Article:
While the scheduled tax increases and spending cuts are painful, they are not in and of themselves, economy-killers. In fact, tax rates would revert to the same tax rates we had during the 1990s, one of the most prosperous periods for our economy, where we achieved significant economic growth and shrinking deficits.

The spending cuts are more draconian and indiscriminate, like trying to lose weight through amputation rather than diet and exercise. We can do better.

Which brings us back to leadership and confidence. Both are in short supply, and become a self-perpetuating force, holding back the economy from operating at its full potential. Expectations for Congress to achieve any kind of agreement prior to year-end are guarded and so individuals and corporations are sitting on capital rather than investing it.

We remain hopeful that away from the lens of the media, Congress and the President know what is at stake and will reach some sort of agreement to avert the Cliff either shortly before or after the year-end.

Our greatest concern is not that they will come up with an agreement, but that it will be half-baked, lacking in ambition and specifics. This may provide a short-term boost to markets, but it will do little to solve the underlying problem, restore confidence and create a solid foundation for robust new economic growth.

Portfolio Strategy:

And so we expect a fair amount of confusion and consternation in financial markets between now and year-end. There will be a daily does of sensational headlines and conflicting information.

We made a few changes in client portfolios in September to reduce overall risk exposure slightly given the strong performance in the markets in the first three quarters, and the looming uncertainty surrounding the election and fiscal cliff.

Having said that, we do not think it makes sense to make large portfolio moves around a projected outcome for the Fiscal Cliff, especially relative to our current positioning. In our experience, trying to second-guess short-term events tends to backfire. Things tend to play out differently than the majority of people expect, and the greatest risks are usually not the ones that everyone is focused on, but the ones they are ignoring. If anything, we think investors may be over-worrying about the Fiscal Cliff and underestimating the long-term strength and resilience of the economy. The unexpected risk may be that the economy bounces back faster than is currently expected.

This is why we think it is important to take a balanced approach in managing client portfolios, balancing risks against opportunities, and near-term events against long-term trends and objectives. We design and manage client portfolios to weather volatile markets, with a forward-looking and longer-term viewpoint, and with a focus on achieving long-term real capital appreciation.

However the Fiscal Cliff saga plays out, we think it makes sense to own high quality productive and real assets like stocks, commodities and real-estate, balanced with defensive and alternative investments to mitigate risk and volatility.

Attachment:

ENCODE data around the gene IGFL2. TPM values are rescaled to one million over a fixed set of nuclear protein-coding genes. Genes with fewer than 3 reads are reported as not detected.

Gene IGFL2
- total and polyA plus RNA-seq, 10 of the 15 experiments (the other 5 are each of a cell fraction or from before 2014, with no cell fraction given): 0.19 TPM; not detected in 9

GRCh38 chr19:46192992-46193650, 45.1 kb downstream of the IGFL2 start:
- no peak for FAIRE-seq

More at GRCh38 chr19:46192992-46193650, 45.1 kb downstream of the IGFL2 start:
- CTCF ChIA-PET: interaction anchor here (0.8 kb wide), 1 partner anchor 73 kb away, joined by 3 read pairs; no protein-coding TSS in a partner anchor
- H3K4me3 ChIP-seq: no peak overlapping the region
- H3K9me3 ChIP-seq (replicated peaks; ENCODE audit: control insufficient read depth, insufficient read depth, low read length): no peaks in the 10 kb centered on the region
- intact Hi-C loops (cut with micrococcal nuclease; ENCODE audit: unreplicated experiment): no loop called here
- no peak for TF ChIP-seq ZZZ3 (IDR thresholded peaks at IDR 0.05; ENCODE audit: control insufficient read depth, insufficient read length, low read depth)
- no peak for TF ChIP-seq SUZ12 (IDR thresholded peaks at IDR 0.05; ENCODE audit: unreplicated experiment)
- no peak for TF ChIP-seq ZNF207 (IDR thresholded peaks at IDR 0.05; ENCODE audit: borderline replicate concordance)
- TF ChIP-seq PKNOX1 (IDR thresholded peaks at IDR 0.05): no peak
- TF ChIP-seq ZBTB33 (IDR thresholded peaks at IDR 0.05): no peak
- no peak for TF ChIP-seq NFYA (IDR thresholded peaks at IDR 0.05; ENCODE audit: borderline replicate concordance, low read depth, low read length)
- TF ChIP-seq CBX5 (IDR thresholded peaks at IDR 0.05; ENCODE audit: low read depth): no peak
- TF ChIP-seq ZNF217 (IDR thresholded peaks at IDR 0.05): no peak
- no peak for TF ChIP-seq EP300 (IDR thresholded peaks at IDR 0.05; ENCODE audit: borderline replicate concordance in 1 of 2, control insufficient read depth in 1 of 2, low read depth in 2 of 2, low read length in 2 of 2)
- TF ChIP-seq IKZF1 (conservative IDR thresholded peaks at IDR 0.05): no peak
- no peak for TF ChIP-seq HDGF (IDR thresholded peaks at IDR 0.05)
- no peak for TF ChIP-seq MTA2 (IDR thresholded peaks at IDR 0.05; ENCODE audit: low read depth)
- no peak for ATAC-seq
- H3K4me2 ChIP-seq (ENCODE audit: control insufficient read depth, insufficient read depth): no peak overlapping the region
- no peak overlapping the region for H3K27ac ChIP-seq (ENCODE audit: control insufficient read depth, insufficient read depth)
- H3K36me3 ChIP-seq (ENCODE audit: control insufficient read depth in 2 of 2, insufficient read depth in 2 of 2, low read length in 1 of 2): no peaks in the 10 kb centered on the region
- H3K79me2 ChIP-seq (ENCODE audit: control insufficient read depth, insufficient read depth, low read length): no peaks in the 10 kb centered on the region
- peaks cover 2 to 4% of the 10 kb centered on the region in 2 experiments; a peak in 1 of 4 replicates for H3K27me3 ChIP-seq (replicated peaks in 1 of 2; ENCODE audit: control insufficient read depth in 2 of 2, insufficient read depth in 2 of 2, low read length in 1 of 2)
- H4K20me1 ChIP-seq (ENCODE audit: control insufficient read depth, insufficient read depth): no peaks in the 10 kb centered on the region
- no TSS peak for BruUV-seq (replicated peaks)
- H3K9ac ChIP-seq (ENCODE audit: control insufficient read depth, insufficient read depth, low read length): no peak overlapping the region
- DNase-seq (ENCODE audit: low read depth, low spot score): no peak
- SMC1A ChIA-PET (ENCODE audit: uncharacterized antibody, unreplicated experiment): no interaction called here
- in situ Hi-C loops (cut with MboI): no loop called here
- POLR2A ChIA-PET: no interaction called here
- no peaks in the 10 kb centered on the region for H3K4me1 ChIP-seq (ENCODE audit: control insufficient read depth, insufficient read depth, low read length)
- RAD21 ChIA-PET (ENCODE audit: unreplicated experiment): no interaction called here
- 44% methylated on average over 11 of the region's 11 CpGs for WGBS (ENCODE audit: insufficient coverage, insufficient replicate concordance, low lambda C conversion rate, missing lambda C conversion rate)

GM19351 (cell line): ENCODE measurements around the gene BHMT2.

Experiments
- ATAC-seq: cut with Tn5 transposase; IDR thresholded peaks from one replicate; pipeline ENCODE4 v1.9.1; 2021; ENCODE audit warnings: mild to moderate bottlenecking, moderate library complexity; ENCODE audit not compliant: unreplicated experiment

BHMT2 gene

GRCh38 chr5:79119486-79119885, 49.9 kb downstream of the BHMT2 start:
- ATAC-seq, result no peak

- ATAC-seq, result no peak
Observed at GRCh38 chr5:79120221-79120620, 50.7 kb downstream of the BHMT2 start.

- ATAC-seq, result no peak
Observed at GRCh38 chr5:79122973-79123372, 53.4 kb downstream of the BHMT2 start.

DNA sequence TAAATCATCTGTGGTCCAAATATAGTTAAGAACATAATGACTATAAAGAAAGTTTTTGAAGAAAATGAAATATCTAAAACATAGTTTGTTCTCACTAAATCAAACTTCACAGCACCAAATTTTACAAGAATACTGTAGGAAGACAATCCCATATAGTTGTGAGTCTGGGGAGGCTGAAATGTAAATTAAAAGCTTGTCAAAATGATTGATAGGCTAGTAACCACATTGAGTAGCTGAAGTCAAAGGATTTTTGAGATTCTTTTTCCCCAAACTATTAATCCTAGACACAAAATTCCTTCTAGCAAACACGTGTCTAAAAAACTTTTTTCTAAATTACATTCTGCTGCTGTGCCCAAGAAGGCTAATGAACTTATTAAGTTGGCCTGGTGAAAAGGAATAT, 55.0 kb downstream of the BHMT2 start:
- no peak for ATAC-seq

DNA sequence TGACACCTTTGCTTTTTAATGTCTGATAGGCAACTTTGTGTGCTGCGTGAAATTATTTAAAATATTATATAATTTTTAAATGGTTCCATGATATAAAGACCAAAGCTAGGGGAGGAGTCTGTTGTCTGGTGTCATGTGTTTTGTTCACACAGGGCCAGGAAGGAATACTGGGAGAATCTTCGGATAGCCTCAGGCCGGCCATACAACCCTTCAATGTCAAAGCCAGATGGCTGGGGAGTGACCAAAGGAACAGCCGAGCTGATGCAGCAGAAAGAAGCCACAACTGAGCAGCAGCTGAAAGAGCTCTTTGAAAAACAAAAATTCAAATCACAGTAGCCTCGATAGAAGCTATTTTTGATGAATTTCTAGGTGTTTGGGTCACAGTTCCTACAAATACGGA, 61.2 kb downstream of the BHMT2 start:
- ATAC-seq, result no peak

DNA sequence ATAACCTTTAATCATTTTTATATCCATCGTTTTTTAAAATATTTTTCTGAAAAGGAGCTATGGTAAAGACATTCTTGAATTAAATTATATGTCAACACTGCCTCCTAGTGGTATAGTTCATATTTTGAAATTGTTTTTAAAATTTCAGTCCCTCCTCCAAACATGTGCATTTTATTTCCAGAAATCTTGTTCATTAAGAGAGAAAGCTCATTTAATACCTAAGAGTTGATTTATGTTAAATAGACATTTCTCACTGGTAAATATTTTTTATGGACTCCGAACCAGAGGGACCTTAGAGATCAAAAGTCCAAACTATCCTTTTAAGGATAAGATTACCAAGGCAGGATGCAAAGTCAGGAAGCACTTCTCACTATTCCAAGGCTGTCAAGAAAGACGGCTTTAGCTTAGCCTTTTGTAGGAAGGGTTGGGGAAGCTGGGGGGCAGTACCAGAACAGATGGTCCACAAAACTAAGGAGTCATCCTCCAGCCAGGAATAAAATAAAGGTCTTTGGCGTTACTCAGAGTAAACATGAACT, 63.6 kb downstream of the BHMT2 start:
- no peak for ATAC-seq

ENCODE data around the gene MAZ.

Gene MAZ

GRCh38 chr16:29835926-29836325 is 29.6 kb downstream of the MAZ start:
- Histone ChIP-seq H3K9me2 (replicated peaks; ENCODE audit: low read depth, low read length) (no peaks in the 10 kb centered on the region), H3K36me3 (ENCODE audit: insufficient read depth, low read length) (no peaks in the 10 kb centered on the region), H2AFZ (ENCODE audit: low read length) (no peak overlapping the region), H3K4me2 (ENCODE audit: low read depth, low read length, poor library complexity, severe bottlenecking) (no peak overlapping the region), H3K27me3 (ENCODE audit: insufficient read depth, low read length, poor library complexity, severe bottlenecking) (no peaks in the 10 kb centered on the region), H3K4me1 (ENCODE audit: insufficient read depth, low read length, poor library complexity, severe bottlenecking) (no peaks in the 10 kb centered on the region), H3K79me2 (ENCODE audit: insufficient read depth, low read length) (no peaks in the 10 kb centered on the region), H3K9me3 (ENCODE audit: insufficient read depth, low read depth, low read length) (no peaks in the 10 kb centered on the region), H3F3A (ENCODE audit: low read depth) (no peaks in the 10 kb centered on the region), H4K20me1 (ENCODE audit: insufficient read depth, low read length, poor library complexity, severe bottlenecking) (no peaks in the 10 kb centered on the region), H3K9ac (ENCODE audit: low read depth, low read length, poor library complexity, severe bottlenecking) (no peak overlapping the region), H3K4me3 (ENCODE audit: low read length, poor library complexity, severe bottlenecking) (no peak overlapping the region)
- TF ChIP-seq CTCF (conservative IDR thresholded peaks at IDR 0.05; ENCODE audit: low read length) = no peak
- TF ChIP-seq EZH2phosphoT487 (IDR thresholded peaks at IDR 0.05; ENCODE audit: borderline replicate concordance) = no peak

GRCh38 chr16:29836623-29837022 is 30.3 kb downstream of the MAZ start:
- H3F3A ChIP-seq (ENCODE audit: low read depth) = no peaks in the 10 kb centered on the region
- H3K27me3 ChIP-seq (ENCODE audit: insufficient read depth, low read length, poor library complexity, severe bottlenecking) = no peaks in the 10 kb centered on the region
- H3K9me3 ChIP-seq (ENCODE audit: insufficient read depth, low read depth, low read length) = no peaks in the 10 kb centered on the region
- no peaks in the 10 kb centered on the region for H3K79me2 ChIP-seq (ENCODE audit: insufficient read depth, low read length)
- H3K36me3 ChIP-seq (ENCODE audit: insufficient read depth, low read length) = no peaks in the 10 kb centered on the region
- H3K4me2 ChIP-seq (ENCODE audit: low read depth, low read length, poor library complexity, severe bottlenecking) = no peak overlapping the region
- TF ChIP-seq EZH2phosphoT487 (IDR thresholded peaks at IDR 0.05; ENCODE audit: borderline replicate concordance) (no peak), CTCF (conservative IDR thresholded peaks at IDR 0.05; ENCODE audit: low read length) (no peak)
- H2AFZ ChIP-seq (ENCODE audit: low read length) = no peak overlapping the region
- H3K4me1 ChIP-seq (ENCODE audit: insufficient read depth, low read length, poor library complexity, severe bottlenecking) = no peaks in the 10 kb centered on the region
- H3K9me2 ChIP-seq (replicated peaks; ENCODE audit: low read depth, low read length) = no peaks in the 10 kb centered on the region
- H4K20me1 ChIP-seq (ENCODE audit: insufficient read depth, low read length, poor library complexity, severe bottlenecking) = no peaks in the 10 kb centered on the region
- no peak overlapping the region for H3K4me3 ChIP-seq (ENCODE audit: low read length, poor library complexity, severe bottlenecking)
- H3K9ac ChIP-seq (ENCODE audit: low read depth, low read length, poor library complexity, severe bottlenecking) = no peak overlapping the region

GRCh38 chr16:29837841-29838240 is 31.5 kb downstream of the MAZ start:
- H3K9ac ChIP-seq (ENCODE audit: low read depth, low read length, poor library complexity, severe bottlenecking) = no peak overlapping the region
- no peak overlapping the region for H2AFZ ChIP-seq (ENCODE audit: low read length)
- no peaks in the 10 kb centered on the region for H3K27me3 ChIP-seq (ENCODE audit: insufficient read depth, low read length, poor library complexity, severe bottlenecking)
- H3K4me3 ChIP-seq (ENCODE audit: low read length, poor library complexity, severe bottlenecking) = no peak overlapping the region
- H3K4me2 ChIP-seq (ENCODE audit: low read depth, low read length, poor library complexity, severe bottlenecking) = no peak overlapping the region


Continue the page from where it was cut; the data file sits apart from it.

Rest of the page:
We will continue, of course, to monitor the situation and economic and other data, and will use major market moves to rebalance portfolios where appropriate, and to upgrade holdings if better opportunities present themselves.

Unless an investment has become fully valued, we do not think that the planned increase in the long-term capital gains rate from 15% to 20% is sufficient to warrant selling a perfectly good position and realizing a gain.

The proposed increase in tax rates on dividends is more significant. In some cases, the effective tax rate on dividend income will almost triple. This, in and of it self is not a reason to own or not own dividend paying stocks. Even at a higher tax rate, the dividend income from stocks is likely better than the fixed income from most bonds. What really matters is valuation and total return potential relative to risk, objectives and alternative opportunities.

The change does mean that dividends would be taxed at a significantly higher rate than long-term capital gains and that realized long-term gains would be a more advantageous source income than dividends. We therefore think it makes sense to tilt portfolios in favor of growth-oriented companies that are more likely to appreciate in value over companies that have high dividends but low growth prospects.

This is especially true now, after so much money has flowed into big dividend-paying companies that are perceived as safe, and out of growth-oriented and cyclical companies that are perceived as risky.

Like the election, Y2K, and a number of other sensational events, the Fiscal Cliff will come and go, and life will go on. The underlying U.S. economy is resilient and dynamic and will continue to grow, although likely at a sub-optimal pace.

Congress and the President have a unique opportunity to do something that could inspire confidence and make a real difference. We hope they capitalize on it.

In the mean time, if you have any questions about your own portfolio that you would like to discuss, please do not hesitate to call us.

On behalf of our entire team at Jurika, Mills & Keifer, we want to also take this opportunity to wish you a peaceful and Cliff-Free holiday season.

Karl O. Mills, CFA